UPDATED MONDAY 2.10pm
ANY bid for a fresh government probe into the Isle of Wight’s ferries will not be supported by the Isle of Wight Council.
Instead, councillors agreed bosses at Wightlink, Red Funnel and Hovertravel should be quizzed by them.
The authority this week decided against joining with Island MP Andrew Turner in seeking another Office of Fair Trading (OFT) investigation.
Wightlink, which has attracted mounting public criticism following a series of high-profile cuts, welcomed the opportunity to attend a scrutiny panel meeting and answer questions.
Operations director John Burrows said he was pleased the council had dismissed any thought of involving the OFT, which carried out a market study four years ago and decided against referring ferry services to the Competition Commission.
"We are 100 per cent confident another OFT investigation would have delivered the same conclusions, so why waste everyone’s time and money when we know what the answer is going to be?" he said.
At Wednesday’s full council meeting, members unanimously agreed with Cllr Jonathan Bacon’s motion that Wightlink had failed to consult with the authority or Island residents before embarking on its latest round of service cuts. Concerns were raised about the impact of cuts and high fares on the Island’s economy, particularly the tourism industry, and commuters.
Wightlink’s claims it operated a lifeline service and ran thousands of loss-making crossings a year, for which it received no public subsidy, were given short shrift by councillors.
Cllr Reg Barry, whose call for a council-led inquiry was rejected, accused the company of spin.
He said: "Wightlink’s sole consideration is the maximisation of its profitability. We can see behind the gloss of meaningless statistics."
Cllr Bob Blezzard said: "It’s a private company, it’s there to make a profit for the shareholders, not for any other reason."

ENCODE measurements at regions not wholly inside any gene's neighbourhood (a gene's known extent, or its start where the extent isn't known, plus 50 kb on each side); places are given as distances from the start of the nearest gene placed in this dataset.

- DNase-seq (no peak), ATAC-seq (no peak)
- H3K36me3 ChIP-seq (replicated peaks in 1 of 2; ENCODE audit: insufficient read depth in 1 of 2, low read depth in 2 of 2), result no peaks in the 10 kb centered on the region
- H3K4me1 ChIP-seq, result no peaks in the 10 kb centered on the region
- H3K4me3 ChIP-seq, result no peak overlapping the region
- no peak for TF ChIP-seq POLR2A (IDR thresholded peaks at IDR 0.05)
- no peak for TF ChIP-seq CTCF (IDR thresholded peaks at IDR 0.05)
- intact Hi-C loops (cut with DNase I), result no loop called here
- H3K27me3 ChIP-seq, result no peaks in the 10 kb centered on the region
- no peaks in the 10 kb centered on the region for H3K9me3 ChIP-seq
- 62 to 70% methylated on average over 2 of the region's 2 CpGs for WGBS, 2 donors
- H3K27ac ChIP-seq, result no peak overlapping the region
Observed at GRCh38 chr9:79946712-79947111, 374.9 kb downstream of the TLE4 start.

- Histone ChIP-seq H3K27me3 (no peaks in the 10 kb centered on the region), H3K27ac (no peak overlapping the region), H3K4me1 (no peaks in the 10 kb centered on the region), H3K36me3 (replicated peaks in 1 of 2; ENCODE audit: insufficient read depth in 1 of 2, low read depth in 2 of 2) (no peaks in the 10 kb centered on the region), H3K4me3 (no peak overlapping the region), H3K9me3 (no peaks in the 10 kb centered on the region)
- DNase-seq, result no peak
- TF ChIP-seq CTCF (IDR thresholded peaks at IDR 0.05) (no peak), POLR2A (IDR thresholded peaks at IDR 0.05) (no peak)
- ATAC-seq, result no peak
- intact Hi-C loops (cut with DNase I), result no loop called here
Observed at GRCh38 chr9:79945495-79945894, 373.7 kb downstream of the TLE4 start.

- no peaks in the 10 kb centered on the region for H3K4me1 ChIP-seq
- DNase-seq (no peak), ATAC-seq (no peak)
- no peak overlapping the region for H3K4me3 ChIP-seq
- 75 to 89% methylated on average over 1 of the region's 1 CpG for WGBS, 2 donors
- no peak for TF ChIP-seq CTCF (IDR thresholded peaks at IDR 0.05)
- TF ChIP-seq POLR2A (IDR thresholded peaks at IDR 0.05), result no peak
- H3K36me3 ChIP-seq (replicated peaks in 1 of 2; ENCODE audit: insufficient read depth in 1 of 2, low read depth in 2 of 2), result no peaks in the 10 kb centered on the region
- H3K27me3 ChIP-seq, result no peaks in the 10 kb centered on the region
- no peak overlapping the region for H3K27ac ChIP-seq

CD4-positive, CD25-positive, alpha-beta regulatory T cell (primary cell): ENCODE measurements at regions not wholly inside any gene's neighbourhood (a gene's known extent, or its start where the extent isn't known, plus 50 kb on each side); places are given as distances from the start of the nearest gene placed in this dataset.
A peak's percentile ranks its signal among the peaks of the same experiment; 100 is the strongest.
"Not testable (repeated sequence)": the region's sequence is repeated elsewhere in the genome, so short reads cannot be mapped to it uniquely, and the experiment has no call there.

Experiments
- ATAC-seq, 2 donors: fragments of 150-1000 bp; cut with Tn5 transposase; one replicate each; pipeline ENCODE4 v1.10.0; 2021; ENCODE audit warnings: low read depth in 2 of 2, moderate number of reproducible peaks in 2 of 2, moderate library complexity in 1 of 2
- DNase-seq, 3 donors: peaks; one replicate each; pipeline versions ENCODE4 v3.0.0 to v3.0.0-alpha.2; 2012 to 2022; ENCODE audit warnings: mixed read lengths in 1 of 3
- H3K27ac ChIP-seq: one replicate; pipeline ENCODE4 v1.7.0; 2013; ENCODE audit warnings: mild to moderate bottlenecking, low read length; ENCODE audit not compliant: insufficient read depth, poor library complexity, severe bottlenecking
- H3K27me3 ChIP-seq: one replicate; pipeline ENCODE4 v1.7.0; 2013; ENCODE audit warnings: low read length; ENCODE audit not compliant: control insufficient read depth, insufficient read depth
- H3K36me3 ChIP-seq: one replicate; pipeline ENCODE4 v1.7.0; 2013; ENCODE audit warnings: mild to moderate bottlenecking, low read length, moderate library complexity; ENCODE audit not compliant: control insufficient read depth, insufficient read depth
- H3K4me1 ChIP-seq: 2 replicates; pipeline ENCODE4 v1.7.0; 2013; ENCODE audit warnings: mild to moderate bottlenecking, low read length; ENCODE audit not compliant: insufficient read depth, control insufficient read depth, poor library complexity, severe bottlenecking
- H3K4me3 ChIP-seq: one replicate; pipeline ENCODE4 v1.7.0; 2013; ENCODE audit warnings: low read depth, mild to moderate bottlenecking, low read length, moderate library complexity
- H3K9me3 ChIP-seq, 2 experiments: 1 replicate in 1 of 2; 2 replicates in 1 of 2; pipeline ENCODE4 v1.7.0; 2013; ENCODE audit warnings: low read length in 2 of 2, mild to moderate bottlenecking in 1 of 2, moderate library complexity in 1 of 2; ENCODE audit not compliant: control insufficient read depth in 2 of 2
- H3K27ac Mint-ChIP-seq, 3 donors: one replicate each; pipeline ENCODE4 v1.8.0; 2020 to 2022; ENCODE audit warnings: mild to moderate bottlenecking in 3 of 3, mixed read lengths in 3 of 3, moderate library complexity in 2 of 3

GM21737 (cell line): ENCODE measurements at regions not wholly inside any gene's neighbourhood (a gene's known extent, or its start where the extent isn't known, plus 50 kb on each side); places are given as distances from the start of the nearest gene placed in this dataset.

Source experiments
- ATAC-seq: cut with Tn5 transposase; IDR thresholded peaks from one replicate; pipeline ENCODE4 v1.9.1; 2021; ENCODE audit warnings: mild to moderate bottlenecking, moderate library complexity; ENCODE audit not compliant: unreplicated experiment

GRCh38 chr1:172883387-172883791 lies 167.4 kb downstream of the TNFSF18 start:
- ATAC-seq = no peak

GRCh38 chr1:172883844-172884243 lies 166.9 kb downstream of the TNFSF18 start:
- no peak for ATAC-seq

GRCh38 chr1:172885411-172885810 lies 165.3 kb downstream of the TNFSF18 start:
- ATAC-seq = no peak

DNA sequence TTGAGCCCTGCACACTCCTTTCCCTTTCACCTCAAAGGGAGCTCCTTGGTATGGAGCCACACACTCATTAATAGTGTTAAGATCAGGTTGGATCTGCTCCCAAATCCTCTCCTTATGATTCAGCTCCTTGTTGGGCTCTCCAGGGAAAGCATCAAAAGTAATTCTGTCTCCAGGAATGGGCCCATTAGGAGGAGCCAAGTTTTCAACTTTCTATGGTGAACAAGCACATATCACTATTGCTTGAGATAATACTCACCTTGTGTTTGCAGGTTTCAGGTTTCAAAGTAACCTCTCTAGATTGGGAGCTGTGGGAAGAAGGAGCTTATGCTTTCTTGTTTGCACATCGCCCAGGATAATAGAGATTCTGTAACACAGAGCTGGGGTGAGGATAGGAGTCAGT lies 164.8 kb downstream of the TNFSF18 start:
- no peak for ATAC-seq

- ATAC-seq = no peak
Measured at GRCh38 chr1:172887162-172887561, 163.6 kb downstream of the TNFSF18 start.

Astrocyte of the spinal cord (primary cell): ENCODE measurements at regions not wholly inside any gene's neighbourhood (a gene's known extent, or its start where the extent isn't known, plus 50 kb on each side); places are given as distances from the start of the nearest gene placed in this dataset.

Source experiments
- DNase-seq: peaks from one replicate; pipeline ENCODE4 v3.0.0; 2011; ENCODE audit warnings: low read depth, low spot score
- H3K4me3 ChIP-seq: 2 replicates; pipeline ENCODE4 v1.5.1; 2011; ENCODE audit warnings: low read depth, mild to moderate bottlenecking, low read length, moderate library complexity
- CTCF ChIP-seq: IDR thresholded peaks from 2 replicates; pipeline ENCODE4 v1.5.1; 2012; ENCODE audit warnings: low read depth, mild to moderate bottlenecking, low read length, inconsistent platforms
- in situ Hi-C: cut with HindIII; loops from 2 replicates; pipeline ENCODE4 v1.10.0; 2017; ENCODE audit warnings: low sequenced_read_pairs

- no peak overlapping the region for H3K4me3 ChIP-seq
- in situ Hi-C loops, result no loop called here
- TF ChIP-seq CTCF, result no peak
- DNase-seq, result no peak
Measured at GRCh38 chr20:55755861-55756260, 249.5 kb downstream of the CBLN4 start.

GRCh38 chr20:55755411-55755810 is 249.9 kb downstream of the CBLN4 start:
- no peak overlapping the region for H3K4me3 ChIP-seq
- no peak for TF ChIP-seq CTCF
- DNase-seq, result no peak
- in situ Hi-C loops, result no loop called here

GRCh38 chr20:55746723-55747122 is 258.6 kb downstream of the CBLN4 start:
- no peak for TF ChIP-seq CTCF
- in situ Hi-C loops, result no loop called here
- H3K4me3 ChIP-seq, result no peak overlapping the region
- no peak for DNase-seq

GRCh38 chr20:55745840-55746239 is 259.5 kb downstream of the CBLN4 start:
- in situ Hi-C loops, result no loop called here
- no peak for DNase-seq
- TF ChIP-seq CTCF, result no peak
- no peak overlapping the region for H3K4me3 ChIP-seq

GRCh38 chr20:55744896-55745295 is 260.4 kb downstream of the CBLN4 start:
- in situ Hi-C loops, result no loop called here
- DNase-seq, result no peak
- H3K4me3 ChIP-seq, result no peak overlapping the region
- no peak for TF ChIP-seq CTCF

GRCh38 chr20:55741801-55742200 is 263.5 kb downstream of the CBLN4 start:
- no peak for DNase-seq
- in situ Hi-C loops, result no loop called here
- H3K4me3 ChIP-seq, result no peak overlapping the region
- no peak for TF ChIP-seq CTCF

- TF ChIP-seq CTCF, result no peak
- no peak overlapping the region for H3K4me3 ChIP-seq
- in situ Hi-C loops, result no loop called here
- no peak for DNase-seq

The company, which made an £8.7m profit last year, said its services were reliable and rated highly by customers. It offered a discount travel scheme and said it supported Island charities by £350,000 a year.
It warned negative publicity would create a climate of uncertainty that could jeopardise future investment in services — a warning Cllr Blezzard described as a 'veiled threat’ against criticising the company.
Cllr Steve Stubbings warned against 'Wightlink bashing’ and said cabinet members had already met ferry bosses in an effort to improve services but Cllr Wayne Whittle said it was important the debate was held in public.
Mr Burrows, who said there was no need for further regulation of the ferries, because they were regulated by the market, called for the debate to be held as soon as possible. "If there is uncertainty, it makes it difficult to make long-term investment decisions. The possibility of regulation adds to the uncertainty," he said.
Cllr Bacon contacted the County Press to say he felt we had
misinterpreted the motion. He said support for the MP was explicit and
the possibility of an OFT investigation is in no way excluded.
He said the
content of the debate did agree that the OFT, due to expense, time and,
to a lesser extent, chances of success was not the way to go, but it did
remain an option.
However, as reported, the section of the motion mentioning raising the matter with the OFT, was removed from the amended motion.